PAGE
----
Posted by Susannah Blair April 9, 2012 10:00 AM
After moving from Seattle to take a position at Montserrat College of Art in Beverly, Lucas Spivey soon discovered something was missing for local artists: working exhibition space. So he created 17 COX.
“There is no shortage of artists or audience in Beverly,” said Spivey. “I saw a need for a private gallery space and there was a market for it. In a sense I found a niche within the community.”
Spivey is not the only one who has noticed the North Shore’s creative culture and opportunities. Despite the national economic downturn, the region’s creativity is on the rise, helping the local economy and enriching the quality of life. According to a recent study from the Enterprise Center at Salem State University, there are over 2,200 creative economy businesses on the North Shore bringing in over $3 billion dollars in revenue.
Spivey, 27, of Beverly, founded 17 COX in October 2010 with the intention of highlighting the experimental or underrepresented ideas of the struggling or established artist. Based in the warehouse of a former taxi dispatch on 17 Cox Court in Beverly, the gallery got its start with the help of numerous local volunteers, including Spivey’s landlord who provided rental credit for renovation supplies.
“It’s not a traditional gallery,” said Spivey. “I don’t even want to call it a gallery; it’s more a laboratory workshop, a mixing pot for local, regional, and national artists.”
But the creative economy is not constrained to the arts. It also includes any business using creativity to produce wealth and generate revenue for the community, according to Christine Sullivan of Salem, CEO of the Enterprise Center at Salem State University.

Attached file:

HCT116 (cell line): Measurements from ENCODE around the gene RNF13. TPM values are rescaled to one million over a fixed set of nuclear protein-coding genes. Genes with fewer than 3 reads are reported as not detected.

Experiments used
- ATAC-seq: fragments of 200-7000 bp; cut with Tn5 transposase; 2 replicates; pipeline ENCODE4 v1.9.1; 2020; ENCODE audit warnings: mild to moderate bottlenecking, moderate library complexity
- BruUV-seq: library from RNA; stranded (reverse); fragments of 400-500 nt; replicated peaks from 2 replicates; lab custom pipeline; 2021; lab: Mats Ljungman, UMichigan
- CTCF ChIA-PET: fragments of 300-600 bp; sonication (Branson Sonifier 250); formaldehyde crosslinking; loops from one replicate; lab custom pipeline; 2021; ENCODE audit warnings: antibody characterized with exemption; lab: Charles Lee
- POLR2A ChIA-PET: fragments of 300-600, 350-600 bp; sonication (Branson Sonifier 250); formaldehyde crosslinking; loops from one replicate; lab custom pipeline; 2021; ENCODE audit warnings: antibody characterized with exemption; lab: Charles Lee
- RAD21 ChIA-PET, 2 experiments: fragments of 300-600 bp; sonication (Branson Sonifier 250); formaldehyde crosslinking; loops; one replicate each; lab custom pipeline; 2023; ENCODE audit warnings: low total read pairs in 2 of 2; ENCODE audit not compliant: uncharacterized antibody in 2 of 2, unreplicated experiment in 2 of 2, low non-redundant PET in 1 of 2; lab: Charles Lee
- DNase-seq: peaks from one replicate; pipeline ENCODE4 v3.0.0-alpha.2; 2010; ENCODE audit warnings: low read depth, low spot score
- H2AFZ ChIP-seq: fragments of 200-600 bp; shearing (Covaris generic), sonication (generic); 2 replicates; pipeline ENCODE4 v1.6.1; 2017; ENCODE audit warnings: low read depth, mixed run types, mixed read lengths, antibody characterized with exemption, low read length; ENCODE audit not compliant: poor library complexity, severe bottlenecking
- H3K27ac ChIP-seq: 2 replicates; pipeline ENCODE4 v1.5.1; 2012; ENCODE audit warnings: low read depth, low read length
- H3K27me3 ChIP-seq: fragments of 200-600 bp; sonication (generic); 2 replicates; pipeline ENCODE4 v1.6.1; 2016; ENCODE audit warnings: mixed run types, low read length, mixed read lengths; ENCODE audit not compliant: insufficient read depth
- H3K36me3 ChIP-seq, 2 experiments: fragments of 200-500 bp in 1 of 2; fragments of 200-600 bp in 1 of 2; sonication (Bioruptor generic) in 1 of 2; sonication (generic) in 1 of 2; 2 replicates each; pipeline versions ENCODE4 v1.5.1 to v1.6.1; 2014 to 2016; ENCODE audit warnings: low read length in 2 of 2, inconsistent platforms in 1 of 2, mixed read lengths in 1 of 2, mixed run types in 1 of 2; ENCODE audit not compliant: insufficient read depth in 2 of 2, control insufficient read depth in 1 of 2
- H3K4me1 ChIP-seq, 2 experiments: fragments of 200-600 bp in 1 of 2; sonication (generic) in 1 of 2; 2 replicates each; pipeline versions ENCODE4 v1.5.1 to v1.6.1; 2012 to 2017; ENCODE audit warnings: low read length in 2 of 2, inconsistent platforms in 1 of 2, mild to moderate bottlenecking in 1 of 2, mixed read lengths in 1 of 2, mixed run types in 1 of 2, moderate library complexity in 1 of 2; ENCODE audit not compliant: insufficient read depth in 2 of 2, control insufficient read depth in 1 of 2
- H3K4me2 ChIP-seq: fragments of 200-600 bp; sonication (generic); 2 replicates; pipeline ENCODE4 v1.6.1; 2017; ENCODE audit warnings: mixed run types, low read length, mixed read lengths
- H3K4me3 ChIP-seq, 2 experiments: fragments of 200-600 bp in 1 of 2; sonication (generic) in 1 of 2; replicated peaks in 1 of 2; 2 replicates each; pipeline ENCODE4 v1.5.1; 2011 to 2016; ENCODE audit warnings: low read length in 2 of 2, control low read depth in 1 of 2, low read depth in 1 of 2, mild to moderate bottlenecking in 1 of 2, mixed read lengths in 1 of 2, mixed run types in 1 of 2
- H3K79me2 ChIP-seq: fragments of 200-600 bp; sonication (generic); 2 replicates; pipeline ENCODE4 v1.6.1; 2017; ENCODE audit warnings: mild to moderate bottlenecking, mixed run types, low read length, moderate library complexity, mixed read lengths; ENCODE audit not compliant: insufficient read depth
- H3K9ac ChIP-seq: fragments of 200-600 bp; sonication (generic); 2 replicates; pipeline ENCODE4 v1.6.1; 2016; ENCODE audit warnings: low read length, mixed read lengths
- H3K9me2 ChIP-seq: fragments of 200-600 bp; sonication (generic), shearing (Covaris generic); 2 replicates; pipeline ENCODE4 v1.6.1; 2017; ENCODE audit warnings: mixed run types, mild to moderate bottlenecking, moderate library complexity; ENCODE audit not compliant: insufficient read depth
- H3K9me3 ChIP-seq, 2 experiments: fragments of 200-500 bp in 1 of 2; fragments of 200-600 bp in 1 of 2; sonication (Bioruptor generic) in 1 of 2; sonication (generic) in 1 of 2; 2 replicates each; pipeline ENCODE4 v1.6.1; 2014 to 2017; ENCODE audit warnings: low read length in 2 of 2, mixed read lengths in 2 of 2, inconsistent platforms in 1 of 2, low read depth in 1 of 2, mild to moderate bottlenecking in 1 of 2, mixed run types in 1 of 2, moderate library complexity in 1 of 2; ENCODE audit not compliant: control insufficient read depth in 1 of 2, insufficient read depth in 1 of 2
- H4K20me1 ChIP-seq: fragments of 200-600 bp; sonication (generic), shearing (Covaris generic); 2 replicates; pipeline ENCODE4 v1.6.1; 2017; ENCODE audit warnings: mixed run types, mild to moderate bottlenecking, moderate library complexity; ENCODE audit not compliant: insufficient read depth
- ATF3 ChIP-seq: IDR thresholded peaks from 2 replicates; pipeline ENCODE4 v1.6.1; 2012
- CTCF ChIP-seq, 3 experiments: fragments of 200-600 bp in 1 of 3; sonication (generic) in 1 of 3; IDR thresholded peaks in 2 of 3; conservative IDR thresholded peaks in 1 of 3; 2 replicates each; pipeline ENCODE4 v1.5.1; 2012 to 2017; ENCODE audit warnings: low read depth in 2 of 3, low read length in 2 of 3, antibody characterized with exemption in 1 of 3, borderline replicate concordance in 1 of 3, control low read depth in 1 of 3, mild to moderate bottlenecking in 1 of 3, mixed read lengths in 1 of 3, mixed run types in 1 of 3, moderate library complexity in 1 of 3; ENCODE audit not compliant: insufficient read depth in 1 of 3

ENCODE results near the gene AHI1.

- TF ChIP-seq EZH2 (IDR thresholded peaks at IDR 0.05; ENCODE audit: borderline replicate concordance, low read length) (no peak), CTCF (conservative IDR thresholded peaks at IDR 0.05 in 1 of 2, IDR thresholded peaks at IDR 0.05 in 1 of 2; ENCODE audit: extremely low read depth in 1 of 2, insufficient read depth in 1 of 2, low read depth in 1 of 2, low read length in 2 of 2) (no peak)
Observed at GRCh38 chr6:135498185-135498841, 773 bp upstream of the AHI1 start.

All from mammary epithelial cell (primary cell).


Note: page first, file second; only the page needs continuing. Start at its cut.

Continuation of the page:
Brenda Smith, professor and director of the Center for Entrepreneurship at Endicott College, agrees, and is leading the next generation of what she calls, “culture cultivators.” Smith offered her first entrepreneurship class to non-business students this year.
“My class was full of students who will enter into the creative economy,” said Smith. “I had artists, graphic designers, photo journalists, they all wanted to know how to run a business, and they were the best students I’ve had.”
Such investments in the area have not gone unnoticed. On March 20, the Massachusetts Cultural Council (MCC) named Gloucester’s Rocky Neck and Rockport to its five first cultural districts, according to the MCC’s web site. Requirements for a cultural district include attraction of artists, encouragement of business and cultural development, enhancement of property value, and establishment of the district as a tourist destination.
Tourists, in and out of state, visit Massachusetts for its arts, natural resources, architecture, and historic ties. The state’s cultural tourism generates $15.6 billion in spending, and provides over 128,800 jobs in a variety of fields.
As an extension of the MCC’s mission, each town on the North Shore also has its own cultural council funded by a percentage of the state budget, intended for local cultural endeavors that help build civic pride and foster local business.
Gail Eaton of Beverly, chair of the Beverly Cultural Council, said the town is making art accessible and affordable to the community, quickly becoming an artist destination that leads to more economic stimulation.
“People really care about the arts and culture in Beverly,” said Eaton. “Art makes the quality of life more interesting, people’s property is valued higher and people learn to take pride in their community.”
For businessmen like Steve Feldman, owner of Gulu-Gulu Café in Salem, art is the business. Like Spivey, Feldman wanted to create something that didn’t exist but met the needs of the many creative residents he knew. He said he doesn’t consider Gulu-Gulu solely a restaurant, bar, or gallery, but each supports the other.
“It [art and business] keeps building and influencing the other to create community and foster relationship,” said Feldman.”
Both Feldman and Spivey reflect a growing trend of business built on the North Shore’s creativity, bringing what many believe will be lasting economic and communal benefits.
“Creativity is integral to any community because it gives meaning,” said Spivey.